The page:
highlighting, and so on.

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    The Gradle wrappers and scripts are bundled only if you use Gradle, which is
    the default. To use Ant instead, deselect the \uicontrol {Use Gradle} check box.

    To view the packages that the \c androiddeployqt tool created, select the
    \uicontrol {Open package location after build} check box.
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    The packages are deployed on the connected Android devices. To switch the
    device used as a default device for the selected kit, select
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    \uicontrol Projects > \uicontrol Run >
    \uicontrol {Reset Default Devices}. The setting applies until you restart \QC.
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    For more information, see \l{Selecting Android Devices}.

    For more information about the \c androiddeployqt tool, see
    \l{Deploying an Application on Android}.

    \section2 Specifying Settings for Packages
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    You can specify settings for the \c androiddeployqt tool in \QC and in the
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    project .pro file. To specify settings in \QC, select \uicontrol Projects >
    \uicontrol {Build Android APK} > \uicontrol Details.
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    \image qtcreator-android-deploy-configurations.png "Deploy configurations"

    The anddroiddeployqt tool uses the information in the project .pro file to
    create APKs. For more information about the qmake variables
    that you can set in the .pro file to tailor the APK, see
    \l{Deploying an Application on Android}.
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    You can view information about what the anddroiddeployqt tool is doing in
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    the \uicontrol {Compile Output} pane. To view additional information, select the
    \uicontrol {Verbose output} check box.
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    \section3 Selecting API Level

    In the \uicontrol {Android build SDK} field, you can select the API level to use
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    for building the application. Usually, you should select the newest API
    level available.

    This field does not specify the minimum supported API level nor the target
    API level, which you can specify in the Android manifest file.
    For more information about Android API levels, see
    {What is API Level?}.

    \section3 Signing Android Packages

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    To publish your application, you must sign it by using a \e {public-private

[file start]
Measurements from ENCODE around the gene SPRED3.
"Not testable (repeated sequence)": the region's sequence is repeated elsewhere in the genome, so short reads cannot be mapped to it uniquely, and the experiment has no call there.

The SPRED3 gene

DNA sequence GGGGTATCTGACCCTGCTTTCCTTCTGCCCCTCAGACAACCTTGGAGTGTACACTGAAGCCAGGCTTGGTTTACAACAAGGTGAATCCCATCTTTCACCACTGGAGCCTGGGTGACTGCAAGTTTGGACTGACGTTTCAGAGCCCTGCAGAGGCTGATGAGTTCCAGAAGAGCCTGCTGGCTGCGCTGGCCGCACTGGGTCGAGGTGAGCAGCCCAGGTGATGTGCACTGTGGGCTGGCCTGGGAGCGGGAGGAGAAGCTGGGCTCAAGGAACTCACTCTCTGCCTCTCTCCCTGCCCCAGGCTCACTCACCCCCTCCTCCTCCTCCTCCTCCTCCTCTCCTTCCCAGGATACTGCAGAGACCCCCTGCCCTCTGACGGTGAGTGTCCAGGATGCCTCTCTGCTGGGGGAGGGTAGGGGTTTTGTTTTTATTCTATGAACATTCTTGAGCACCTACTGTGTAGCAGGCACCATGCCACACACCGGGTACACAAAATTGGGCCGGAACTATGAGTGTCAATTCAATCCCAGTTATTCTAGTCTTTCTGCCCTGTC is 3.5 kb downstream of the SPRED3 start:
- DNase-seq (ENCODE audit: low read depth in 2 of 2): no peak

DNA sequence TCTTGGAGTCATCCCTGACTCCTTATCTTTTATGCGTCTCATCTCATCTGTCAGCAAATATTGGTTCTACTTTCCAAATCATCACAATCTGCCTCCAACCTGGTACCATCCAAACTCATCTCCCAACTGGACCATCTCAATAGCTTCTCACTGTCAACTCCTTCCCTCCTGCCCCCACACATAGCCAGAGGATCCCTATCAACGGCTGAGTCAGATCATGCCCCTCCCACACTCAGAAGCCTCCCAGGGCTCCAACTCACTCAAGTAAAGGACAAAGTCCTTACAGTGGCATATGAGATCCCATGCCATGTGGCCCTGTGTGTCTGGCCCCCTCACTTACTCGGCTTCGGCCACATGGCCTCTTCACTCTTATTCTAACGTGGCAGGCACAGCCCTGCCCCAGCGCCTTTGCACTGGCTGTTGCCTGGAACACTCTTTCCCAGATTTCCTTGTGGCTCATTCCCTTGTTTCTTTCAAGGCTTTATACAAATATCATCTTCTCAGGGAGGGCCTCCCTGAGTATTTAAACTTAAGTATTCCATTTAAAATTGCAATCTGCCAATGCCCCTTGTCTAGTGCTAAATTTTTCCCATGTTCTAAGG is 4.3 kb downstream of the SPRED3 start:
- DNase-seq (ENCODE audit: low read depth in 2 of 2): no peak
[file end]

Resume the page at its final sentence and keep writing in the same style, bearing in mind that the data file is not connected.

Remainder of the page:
key pair} that consists of a \e certificate and a corresponding
    \e {private key} and is identified by an \e alias. The key pair is used to
    verify that the future versions of your application are actually created by

    \warning Keep the key pair in a safe place and take back up copies, because
    you cannot update the application if you lose the key pair.

    You can use \QC to generate a keystore and a \e {self-signed} certificate.
    The generated certificate has the structure of an X.509 v3 digital
    certificate. It contains information about the version, serial number, and
    validity period of the certificate, the ID of the algorithm that is used to
    encrypt the data, the organization that issued the certificate, and the
    \e subject (owner) of the certificate. In case of a self-signed certificate,
    the issuer and owner of the certificate are the same. In addition, the
    certificate contains information about the algorithm that is used to sign
    the certificate, as well as the signature of the certificate.

    The keystore is protected by a password. In addition, you can protect each
    alias with its individual password.

    When you sign an Android application, you must select a keystore that
    contains certificates and a certificate alias from the keystore. The public
    key (certificate) for the alias is embedded into the APK during signing.

    To create a keystore and a self-signed certificate:

    \list 1

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        \li In the \uicontrol Keystore field, select \uicontrol Create to create a new
            keystore that contains one key pair in the \uicontrol {Create Keystore and
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            a Certificate} dialog:

            \image qtcreator-android-certificate.png

        \li In the \uicontrol Keystore group, enter a password to protect the
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        \li In the \uicontrol Certificate group, specify the key size and validity
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            period of the certificate. You can specify a separate password to
            protect the key pair or use the keystore password.

        \li In the \uicontrol {Certificate Distinguished Names} group, enter
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            information about yourself and your company or organization that
            identifies the issuer and the owner of the key pair.

        \li Select \uicontrol Save.

        \li In the \uicontrol {Keystore File Name} dialog, enter a name for the
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            keystore and select a location for it.

        \li In the \uicontrol Keystore dialog, enter the keystore password to create